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Article Dans Une Revue Journal of Abnormal Psychology Année : 2007

Motor fluency deficits in the sequencing of actions in schizophrenia.


Many everyday activities depend on the capacity to organize and smoothly execute motor sequences. The authors tested the hypothesis that a sequencing deficit is associated with schizophrenia. They used a new method to distinguish between lower and higher order mechanisms for the impairment. The 1st task involved triggered sequences in which sensory information from 1 movement was the cue for initiation of the following movement. Results showed that the motor sequences were performed as fluently in patients as in controls. The 2nd and 3rd tasks involved sequences in which the entire movement sequence could be preplanned. Patients executed the sequences less fluently than controls but only under the condition where action sequences were required. Furthermore, the patients' fluency deficit increased with sequence complexity. The high discrimination power of Task 3 gave the authors a means to control for a potential psychometric confound involving differential discriminating power and to argue in favor of a specific higher order motor fluency deficit in patients with schizophrenia. It is suggested that basic lower order mechanisms that integrate sensory information with outgoing motor commands are preserved in schizophrenia, whereas higher order integrative mechanisms that are required for the smooth coordination of motor sequences are impaired.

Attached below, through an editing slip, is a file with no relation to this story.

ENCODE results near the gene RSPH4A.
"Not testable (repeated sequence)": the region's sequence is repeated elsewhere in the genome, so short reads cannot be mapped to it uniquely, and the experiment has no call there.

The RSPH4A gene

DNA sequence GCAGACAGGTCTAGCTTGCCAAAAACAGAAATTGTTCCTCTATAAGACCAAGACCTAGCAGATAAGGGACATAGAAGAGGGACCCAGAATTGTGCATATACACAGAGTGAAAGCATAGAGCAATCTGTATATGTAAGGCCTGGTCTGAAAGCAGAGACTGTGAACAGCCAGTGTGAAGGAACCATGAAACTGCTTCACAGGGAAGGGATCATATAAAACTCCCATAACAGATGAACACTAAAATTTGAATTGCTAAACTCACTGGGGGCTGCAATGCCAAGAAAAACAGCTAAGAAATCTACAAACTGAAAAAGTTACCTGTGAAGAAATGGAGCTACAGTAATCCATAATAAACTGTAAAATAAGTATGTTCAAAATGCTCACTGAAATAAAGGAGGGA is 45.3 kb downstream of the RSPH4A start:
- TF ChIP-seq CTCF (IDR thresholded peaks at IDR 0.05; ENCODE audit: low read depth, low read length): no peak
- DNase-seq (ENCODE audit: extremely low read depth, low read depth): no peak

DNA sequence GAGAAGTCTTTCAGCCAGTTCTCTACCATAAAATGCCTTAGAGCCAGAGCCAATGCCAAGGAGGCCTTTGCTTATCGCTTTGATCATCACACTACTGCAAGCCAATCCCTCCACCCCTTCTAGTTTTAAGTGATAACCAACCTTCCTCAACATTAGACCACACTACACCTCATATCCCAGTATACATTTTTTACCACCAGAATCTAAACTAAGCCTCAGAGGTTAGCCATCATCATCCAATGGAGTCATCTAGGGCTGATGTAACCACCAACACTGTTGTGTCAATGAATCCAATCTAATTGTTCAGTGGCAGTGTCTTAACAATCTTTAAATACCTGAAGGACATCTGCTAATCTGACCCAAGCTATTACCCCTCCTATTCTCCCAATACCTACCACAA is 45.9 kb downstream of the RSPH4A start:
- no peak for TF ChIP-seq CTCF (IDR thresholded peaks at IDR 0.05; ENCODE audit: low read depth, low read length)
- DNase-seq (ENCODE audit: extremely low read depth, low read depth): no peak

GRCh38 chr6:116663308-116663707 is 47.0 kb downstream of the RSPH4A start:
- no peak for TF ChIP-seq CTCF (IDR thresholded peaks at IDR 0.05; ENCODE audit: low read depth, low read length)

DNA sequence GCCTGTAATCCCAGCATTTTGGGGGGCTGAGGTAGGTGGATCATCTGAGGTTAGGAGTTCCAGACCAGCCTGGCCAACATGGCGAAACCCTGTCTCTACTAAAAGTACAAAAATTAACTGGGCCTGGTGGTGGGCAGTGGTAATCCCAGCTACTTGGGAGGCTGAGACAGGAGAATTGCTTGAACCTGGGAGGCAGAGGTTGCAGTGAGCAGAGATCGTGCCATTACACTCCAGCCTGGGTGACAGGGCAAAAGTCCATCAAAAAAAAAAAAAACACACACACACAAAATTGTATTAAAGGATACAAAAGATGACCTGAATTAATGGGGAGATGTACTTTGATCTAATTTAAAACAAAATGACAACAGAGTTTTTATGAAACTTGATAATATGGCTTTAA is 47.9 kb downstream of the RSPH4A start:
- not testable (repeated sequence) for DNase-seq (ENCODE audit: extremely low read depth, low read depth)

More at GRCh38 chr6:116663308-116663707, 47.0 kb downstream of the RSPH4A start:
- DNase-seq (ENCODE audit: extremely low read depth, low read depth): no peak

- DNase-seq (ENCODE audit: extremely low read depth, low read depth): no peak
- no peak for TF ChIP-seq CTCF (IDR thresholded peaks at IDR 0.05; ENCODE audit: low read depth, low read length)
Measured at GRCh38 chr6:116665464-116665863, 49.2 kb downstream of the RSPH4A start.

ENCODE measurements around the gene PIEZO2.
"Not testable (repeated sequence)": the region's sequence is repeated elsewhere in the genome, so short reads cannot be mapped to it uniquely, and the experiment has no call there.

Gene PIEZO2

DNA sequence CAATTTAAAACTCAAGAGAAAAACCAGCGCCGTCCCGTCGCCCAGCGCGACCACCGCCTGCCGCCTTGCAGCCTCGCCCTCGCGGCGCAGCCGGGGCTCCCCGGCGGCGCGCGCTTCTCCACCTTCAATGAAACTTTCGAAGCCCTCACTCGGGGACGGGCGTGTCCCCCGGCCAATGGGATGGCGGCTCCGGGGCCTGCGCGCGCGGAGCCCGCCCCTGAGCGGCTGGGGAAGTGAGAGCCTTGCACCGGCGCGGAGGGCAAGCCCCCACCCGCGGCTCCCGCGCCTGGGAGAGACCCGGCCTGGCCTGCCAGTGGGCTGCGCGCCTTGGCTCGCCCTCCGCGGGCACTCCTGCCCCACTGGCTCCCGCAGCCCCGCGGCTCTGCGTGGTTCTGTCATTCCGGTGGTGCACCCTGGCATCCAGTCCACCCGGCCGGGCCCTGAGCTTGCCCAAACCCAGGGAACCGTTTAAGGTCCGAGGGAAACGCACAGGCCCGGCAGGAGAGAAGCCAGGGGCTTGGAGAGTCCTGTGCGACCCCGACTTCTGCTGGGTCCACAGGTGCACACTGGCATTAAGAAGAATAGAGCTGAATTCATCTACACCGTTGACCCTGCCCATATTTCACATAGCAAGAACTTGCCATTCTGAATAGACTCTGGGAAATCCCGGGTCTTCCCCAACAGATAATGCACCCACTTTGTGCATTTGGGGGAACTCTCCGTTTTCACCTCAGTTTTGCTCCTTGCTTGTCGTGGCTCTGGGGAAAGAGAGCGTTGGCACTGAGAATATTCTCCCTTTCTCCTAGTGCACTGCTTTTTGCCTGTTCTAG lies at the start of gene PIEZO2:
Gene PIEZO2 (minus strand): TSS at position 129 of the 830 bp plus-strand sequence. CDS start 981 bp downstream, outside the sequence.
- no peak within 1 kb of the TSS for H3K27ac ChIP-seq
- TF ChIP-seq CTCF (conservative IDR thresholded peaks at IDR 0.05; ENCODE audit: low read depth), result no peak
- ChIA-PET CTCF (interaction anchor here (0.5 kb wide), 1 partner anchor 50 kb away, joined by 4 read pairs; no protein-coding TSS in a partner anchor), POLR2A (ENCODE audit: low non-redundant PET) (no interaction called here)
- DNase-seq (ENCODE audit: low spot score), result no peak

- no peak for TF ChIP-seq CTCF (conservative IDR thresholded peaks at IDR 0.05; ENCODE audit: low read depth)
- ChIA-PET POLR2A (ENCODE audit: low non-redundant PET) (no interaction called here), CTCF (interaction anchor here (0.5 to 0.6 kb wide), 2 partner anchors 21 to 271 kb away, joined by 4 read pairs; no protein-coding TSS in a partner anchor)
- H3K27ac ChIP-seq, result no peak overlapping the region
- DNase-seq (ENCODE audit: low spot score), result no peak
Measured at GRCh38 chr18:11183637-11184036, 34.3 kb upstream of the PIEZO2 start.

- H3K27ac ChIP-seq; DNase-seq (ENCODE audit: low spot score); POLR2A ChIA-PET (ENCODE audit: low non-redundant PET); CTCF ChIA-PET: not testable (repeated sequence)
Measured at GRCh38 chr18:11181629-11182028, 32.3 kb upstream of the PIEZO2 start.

Dates et versions

hal-03516228 , version 1 (07-01-2022)



Yvonne Delevoye, Anne Giersch, Alan M. Wing, Jean-Marie Danion. Motor fluency deficits in the sequencing of actions in schizophrenia.. Journal of Abnormal Psychology, 2007, Journal of Abnormal Psychology, 116 (1), pp.56-64. ⟨10.1037/0021-843x.116.1.56⟩. ⟨hal-03516228⟩
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